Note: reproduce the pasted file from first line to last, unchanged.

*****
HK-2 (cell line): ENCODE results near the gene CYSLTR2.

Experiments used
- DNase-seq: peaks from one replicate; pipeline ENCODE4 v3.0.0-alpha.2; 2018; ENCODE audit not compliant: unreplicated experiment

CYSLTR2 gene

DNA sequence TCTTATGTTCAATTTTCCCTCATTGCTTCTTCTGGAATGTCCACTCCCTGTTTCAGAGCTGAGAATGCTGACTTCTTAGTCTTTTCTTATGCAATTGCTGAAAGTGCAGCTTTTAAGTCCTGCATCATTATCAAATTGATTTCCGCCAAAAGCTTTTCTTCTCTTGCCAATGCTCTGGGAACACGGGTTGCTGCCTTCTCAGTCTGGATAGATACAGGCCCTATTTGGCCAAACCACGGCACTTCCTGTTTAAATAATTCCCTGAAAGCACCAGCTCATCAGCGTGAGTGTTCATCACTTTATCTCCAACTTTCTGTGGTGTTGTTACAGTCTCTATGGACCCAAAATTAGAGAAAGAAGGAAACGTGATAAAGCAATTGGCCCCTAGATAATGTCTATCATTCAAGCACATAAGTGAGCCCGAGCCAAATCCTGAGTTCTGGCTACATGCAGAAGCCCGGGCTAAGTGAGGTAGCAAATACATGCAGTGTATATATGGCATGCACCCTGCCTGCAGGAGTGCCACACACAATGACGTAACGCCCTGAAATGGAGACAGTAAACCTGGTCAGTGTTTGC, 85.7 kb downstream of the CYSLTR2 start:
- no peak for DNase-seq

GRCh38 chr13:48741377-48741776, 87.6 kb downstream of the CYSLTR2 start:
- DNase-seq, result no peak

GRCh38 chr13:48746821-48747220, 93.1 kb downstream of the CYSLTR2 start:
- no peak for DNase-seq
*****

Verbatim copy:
HK-2 (cell line): ENCODE results near the gene CYSLTR2.

Experiments used
- DNase-seq: peaks from one replicate; pipeline ENCODE4 v3.0.0-alpha.2; 2018; ENCODE audit not compliant: unreplicated experiment

CYSLTR2 gene

DNA sequence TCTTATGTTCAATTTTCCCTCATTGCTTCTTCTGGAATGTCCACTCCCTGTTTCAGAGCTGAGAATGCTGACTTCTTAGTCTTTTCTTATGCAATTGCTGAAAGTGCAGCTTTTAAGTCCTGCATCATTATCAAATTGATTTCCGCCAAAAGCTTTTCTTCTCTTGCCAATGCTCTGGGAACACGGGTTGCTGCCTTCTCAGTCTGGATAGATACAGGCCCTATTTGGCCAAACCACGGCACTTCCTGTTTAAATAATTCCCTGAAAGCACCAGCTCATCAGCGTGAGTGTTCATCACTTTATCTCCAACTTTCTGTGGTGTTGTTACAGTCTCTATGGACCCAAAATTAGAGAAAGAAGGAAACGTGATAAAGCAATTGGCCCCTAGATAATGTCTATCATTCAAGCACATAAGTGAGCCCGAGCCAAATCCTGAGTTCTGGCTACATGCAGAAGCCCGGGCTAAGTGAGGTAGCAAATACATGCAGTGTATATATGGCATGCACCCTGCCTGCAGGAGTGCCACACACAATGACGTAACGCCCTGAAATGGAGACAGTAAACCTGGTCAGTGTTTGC, 85.7 kb downstream of the CYSLTR2 start:
- no peak for DNase-seq

GRCh38 chr13:48741377-48741776, 87.6 kb downstream of the CYSLTR2 start:
- DNase-seq, result no peak

GRCh38 chr13:48746821-48747220, 93.1 kb downstream of the CYSLTR2 start:
- no peak for DNase-seq